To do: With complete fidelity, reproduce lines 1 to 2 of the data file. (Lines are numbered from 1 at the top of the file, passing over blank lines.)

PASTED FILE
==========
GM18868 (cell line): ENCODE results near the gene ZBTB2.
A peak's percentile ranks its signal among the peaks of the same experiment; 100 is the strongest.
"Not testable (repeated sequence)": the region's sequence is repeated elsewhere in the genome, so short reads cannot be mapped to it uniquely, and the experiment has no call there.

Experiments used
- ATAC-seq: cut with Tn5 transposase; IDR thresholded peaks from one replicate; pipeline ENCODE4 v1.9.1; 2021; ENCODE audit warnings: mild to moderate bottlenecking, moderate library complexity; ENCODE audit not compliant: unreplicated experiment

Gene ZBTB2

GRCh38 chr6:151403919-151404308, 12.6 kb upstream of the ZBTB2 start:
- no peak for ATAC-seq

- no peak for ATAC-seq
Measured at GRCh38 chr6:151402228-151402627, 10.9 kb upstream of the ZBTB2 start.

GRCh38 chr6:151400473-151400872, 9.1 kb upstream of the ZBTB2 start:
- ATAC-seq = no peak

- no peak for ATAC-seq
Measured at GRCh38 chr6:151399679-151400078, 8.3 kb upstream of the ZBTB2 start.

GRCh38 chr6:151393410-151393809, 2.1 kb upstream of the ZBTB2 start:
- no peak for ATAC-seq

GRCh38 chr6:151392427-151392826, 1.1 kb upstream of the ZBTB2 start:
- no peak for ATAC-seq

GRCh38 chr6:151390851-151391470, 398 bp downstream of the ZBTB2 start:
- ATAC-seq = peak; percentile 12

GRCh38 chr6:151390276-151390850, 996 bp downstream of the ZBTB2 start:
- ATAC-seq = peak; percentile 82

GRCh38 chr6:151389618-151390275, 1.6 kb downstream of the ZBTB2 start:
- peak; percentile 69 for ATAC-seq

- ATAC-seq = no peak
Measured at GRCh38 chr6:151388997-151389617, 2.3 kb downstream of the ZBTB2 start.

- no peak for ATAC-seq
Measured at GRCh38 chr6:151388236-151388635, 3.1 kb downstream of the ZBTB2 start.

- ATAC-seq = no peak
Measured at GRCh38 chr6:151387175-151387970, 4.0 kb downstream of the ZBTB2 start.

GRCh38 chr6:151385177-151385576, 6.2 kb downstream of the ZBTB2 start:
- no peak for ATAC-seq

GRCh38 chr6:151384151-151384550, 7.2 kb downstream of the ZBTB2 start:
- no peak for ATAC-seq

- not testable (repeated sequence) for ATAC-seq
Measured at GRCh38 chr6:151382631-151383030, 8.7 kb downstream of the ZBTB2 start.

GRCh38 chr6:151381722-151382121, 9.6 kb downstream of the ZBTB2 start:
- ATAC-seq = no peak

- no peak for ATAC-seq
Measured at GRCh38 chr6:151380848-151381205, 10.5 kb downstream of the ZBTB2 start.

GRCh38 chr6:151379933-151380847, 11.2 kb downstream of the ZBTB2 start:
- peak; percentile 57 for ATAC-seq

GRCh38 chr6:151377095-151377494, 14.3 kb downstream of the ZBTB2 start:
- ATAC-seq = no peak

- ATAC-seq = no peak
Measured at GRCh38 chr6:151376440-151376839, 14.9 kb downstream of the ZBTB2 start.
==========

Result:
GM18868 (cell line): ENCODE results near the gene ZBTB2.
A peak's percentile ranks its signal among the peaks of the same experiment; 100 is the strongest.